Where exactly does Sinn Féin stand on Neutrality?

Eoin Ó Murchu,

28 May 2023.

WHERE exactly does Sinn Féin stand in relation to Irish neutrality, and, in particular, to Irish participation in the European Union’s Permanent Structured Cooperation (Pesco) and to NATO’s Partnership for Peace (PfP)?

This question has been given a sharp edge by recent confusing – and at times contradictory – statements from senior Sinn Féin figures.  Party President Mary Lou McDonald, foreign affairs spokesperson Matt Carthy and prominent TD David Cullinane, have all outlined strong support for neutrality in recent weeks, condemning the Government’s plans to abandon the Triple Lock, and accusing the Government of using Pesco to undermine neutrality.

But – and it’s a big But – both Carthy and Cullinane have reluctantly admitted that the party has abandoned its previous commitment to withdraw both from Pesco and from PfP.  Cullinane was particularly gruff and short in conceding this on RTÉ television last week.

Cullinane was clearly unhappy with the new position, and Carthy seems to share that view.  But where exactly does the party now stand?  There is, it seems, considerable confusion and anger within Sinn Féin about this, but the membership need to challenge this u-turn and demand a reversal to the original policy before their protestations can be taken seriously.

Certainly, from the outside, it seems that policy developers in the head office are paying greater attention to the Irish Times than they are to their own membership.  Do they assume that they have the working-class vote sown up and just need to draw in some of that middle-class vote, whose wishes the Irish Times and RTÉ have taken on themselves to express?

If so, this is a major mistake, coming as it does hot on the heels of Mary Lou McDonald’s anchoring of the party in the context of the European Project.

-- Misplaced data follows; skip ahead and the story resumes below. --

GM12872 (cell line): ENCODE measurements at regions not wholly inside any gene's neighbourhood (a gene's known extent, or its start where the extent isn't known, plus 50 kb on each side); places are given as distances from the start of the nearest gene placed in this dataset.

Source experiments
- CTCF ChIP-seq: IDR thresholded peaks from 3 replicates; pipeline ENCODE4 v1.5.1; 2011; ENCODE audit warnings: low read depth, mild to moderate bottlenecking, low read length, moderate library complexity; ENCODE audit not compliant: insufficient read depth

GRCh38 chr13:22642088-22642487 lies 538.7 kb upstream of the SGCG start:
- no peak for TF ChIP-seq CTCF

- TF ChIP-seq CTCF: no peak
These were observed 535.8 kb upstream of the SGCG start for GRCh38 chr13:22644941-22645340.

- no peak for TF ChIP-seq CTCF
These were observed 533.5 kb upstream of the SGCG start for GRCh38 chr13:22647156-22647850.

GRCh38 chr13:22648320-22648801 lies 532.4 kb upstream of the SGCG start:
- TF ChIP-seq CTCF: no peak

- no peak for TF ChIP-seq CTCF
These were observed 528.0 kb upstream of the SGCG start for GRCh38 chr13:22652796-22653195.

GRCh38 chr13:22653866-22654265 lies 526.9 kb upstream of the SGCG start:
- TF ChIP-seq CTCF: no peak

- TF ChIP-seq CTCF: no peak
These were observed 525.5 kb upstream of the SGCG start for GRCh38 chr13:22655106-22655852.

In any case, with opinion polls showing that 67% of the population in the South back neutrality, even the middle class are not a hotbed of militarism and imperialism.

Currently, of course, the Dublin Government – aided by a pro-NATO media – is manoeuvring to try and overturn the so-called Triple Lock.

The Triple Lock is a key part of Ireland’s neutrality stance, requiring a mandate from the United Nations, a Government decision and a Dáil vote to send more than 12 troops overseas.

The Government is now arguing that this gives Russia and China a veto over Irish foreign policy, since both countries have a veto at the Security council of the UN. But, so, of course, do the United States, France and Britain.

The Russian ambassador, Yuri Filatov, has criticised the Government inspired debate on this issue as deeply flawed, pointing out that Russia, for example, has never vetoed Irish involvement in any UN operation. Micheál Martin and his accomplices are setting up an Aunt Sally of an argument so that they can knock it down.

The Triple Lock was brought in in response to the debate about the Nice Treaty 20 years ago.  That Treaty was opposed by many on the grounds that it would commit Ireland to participate in EU military operations, thus compromising our neutrality.  The Government announced the Triple Lock as part of its campaign to reverse the first referendum rejection of the Nice Treaty.

Now, the Government is planning to do away with that policy provision.

Staying in Pesco and PfP would, of course, implement participation in EU military operations, especially if the Triple Lock is done away with.

This makes it all the more vital that Sinn Féin explain why they are abandoning their previous commitment to withdraw from both institutions.

Sinn Féin have cited legal problems, but the only legal problems that could arise do so in the context of EU foreign policy being mandatory on all member states, exactly the reason, among others, that Sinn Fein traditionally opposed EU membership.

Becoming a vassal state of the West’s war machine is a price too high to pay for a reunification of Ireland that doesn’t give us sovereign control of our own land.  It is also a price that is not necessary, as the massive majority in favour of maintaining neutrality shows.

Even in relation to the Ukraine War, the latest Ipsos opinion poll shows that 87% of the Southern population support peace talks now to end this war – a stance in conformity with our tradition of neutrality.

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